Road bicycle racing
Road bicycle racing is a popular bicycle racing sport held on roads (following the geography of the area), using racing bicycles. The term 'road racing' is usually applied to events where competing riders start simultaneously (unless riding a handicap event) with the winner being the first at the end of the course (individual and team time trials are another form of cycle racing on roads). It is one of the most physically demanding sports that one can participate in.
Road racing is popular all over the world, but especially in Europe. The most competitive and devoted countries are Belgium, France, Scotland, Germany, Italy, Luxembourg, the Netherlands, Spain and Switzerland, although the sport is popular also in Australia, Russia, and the United States.
Road racing in its modern form originated in the late 19th century. The sport was popular in the western European countries of France, Spain, Belgium, and Italy. Some of Europe's earliest road bicycle races remain among the sport's marquee events. These early races include Liège-Bastogne-Liège (established 1892), Paris-Roubaix (1896), the Tour de France (1903), the Milan-Sanremo and Giro di Lombardia (1905), the Giro d'Italia (1909) and the Ronde van Vlaanderen (1913). They provided a template for other races around the world. While the sport has spread throughout the world, these historic races remain the most prestigious for a cyclist to win.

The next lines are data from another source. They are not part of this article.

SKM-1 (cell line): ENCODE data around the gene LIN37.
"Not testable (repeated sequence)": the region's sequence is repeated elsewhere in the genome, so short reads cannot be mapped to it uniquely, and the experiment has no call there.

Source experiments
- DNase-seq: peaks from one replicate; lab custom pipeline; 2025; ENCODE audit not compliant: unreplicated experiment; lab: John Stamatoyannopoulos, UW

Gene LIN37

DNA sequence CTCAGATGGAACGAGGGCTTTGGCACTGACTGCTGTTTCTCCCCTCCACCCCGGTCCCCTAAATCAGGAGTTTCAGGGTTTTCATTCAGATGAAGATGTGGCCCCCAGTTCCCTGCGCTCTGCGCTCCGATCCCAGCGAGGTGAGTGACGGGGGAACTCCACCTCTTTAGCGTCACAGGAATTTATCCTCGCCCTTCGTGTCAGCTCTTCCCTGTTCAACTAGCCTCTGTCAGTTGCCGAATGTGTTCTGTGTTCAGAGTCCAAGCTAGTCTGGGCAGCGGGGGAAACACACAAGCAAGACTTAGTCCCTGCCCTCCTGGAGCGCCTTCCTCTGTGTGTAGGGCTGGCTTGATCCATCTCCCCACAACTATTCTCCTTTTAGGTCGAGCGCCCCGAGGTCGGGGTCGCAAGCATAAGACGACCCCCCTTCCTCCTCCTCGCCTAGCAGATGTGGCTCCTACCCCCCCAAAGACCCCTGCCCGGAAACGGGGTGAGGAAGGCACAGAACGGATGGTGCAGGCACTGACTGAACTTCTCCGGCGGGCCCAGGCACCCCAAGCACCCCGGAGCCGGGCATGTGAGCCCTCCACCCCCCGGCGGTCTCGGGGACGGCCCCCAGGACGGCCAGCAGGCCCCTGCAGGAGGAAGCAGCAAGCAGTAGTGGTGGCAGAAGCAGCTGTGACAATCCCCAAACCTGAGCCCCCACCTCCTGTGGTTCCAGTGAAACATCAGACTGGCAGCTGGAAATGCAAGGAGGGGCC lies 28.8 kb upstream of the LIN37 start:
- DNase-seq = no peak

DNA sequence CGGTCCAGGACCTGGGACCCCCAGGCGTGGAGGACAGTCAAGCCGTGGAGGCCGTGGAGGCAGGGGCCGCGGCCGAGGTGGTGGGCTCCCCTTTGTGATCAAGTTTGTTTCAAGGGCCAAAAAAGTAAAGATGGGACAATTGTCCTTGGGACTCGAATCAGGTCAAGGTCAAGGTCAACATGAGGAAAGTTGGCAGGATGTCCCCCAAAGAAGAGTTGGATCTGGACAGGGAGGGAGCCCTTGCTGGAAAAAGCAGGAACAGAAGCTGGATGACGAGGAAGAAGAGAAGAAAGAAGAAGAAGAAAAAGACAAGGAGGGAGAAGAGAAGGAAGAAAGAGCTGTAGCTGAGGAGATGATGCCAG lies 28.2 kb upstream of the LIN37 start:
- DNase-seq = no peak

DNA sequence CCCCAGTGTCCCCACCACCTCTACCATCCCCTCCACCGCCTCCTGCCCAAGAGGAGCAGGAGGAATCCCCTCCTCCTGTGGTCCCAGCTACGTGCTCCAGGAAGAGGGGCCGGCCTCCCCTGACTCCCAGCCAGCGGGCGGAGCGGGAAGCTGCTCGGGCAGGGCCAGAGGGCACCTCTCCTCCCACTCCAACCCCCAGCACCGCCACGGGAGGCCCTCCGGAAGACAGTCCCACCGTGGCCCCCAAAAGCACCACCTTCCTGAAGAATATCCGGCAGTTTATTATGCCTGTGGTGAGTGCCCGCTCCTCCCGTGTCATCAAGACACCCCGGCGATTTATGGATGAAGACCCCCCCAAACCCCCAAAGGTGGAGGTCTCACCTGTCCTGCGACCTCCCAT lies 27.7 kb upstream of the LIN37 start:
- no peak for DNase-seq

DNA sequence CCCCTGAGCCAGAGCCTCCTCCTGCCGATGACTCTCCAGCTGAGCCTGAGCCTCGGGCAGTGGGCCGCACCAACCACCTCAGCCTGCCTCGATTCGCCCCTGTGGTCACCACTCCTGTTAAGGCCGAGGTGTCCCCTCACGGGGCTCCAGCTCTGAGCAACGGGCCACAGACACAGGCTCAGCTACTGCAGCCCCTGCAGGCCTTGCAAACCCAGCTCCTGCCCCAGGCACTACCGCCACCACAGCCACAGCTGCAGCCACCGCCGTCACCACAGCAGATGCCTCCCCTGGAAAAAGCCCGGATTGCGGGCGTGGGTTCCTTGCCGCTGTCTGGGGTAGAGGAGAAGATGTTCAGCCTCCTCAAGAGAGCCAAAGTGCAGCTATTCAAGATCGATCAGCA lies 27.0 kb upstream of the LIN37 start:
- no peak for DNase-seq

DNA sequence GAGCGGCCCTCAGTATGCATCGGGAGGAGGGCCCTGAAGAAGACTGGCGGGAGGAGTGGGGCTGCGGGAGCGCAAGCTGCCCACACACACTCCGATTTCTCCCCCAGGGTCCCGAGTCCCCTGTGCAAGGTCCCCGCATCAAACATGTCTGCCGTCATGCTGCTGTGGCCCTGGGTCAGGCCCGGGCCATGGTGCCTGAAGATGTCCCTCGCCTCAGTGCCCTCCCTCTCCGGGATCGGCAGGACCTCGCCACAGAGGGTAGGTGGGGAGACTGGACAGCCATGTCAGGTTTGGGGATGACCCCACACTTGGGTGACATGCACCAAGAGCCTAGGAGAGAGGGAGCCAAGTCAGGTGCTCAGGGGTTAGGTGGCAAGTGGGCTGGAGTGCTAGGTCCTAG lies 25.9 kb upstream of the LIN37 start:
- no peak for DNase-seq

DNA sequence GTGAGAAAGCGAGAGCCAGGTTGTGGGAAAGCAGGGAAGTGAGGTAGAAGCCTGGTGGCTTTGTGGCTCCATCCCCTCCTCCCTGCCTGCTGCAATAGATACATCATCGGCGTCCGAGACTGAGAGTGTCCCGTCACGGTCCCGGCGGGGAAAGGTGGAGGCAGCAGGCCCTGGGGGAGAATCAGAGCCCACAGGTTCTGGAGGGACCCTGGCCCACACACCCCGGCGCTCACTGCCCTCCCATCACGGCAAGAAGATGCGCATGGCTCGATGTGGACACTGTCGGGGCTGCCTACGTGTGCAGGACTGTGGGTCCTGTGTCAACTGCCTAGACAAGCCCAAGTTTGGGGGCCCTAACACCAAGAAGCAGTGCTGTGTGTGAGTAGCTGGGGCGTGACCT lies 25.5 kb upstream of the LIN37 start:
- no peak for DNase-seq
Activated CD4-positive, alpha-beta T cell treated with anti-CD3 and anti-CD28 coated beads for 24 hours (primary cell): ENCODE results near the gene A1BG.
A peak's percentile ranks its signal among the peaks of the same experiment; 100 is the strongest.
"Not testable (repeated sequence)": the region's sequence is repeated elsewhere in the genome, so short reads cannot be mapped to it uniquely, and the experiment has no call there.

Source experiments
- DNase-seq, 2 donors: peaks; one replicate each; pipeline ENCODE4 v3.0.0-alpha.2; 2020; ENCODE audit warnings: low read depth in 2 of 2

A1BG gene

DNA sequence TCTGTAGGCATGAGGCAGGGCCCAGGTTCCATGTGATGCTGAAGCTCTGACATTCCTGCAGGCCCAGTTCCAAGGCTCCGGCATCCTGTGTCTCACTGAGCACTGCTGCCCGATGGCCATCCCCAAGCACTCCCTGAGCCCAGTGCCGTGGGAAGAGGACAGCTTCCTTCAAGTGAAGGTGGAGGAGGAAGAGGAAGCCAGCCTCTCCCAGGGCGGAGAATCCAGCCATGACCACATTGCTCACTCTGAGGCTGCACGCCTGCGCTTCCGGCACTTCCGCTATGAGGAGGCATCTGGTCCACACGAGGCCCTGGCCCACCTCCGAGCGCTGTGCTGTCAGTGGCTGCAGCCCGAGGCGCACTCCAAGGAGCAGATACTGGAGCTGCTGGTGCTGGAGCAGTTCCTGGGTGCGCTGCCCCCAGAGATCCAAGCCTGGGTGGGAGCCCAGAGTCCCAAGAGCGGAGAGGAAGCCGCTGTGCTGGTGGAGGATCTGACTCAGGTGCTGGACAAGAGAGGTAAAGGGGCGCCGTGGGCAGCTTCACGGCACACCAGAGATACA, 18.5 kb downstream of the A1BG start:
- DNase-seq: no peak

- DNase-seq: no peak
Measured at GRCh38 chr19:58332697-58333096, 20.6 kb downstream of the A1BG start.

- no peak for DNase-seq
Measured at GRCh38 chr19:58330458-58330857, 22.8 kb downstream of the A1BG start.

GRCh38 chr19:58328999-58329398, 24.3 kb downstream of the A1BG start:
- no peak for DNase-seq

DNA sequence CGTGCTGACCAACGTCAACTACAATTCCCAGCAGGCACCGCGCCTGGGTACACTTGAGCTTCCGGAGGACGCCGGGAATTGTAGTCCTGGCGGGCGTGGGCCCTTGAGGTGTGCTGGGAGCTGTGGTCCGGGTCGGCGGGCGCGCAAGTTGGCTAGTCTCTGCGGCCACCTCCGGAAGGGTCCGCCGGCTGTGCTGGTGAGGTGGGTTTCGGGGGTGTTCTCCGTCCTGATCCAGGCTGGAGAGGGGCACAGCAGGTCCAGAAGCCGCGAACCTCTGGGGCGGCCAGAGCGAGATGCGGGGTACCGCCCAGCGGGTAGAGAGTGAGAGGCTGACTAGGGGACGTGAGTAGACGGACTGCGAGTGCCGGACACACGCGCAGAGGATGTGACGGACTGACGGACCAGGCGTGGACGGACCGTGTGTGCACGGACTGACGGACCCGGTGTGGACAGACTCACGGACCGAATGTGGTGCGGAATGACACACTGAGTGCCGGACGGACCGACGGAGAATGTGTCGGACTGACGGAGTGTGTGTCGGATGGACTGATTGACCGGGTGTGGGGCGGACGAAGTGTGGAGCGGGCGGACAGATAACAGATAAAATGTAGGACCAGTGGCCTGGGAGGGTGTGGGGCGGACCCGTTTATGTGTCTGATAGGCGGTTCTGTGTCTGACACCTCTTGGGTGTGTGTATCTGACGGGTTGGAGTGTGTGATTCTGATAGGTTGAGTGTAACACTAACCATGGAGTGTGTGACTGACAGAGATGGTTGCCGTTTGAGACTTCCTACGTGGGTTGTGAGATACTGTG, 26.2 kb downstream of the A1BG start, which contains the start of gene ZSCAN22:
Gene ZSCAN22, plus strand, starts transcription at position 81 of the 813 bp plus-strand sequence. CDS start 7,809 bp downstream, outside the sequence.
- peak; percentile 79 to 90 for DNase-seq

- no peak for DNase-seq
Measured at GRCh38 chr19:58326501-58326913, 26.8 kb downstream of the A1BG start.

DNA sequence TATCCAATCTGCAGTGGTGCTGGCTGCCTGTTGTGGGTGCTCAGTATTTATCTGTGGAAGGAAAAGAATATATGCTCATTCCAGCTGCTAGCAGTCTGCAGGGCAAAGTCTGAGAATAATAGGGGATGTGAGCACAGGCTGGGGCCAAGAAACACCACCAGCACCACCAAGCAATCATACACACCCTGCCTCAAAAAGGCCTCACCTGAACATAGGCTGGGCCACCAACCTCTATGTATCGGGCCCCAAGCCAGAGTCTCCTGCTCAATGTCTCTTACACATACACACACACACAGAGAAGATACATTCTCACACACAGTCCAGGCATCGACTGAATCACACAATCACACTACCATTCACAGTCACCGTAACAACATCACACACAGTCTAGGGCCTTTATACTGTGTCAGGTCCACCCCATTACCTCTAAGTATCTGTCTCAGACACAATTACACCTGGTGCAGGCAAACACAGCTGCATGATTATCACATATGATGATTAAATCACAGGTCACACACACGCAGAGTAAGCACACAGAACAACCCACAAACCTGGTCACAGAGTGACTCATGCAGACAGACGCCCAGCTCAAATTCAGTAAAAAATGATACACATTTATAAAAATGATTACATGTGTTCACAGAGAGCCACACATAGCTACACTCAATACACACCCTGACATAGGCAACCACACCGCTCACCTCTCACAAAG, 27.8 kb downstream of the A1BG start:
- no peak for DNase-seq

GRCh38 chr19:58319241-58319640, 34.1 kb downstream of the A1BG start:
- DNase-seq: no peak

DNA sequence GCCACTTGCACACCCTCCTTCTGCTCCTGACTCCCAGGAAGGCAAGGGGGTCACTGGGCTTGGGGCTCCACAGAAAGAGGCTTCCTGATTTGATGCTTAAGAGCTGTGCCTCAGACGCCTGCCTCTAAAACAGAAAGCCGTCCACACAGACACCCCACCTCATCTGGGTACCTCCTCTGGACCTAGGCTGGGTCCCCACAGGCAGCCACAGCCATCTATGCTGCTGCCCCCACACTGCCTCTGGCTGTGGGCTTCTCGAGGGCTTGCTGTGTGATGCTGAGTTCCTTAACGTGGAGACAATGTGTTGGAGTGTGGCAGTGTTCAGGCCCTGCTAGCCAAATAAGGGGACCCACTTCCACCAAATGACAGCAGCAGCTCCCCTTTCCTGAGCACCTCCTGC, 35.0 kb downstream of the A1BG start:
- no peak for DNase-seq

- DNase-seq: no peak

Road race types
The first competitor to cross the finish line after completing the prescribed course is declared the winner. Race distances vary from a few kilometres to more than 200 km. Courses may run from place to place or comprise one or more laps of a circuit; some courses combine both, ie: taking the riders from a starting place and then finishing with several laps of a circuit (usually to ensure a good spectacle for spectators at the finish). Races over short circuits (often in town or city centres) are known as criteriums. Some races, known as handicaps, are designed to match riders of different abilities and/or ages; groups of slower riders start first, with the fastest riders starting last and so having to race harder and faster to catch other competitors.
Single-day Nocturnal races
Consists of several races - 'stages' - ridden consecutively. The competitor with the lowest cumulative time to complete all the stages is declared the overall, or General Classification (GC), winner. Stage races may also have other classifications and awards, such as individual stage winners, the points classification winner, and the "King of the Mountains" (or Mountains classification) winner. A stage race can also be a series of road races and individual time trials (some events include team time trials). The stage winner is the first person to cross the finish line that day or the time trial rider (or team) with the lowest time on the course. The overall winner of a stage race is the rider who takes the lowest aggregate time to complete all stages (accordingly, a rider does not have to win all or any of the individual stages to win overall).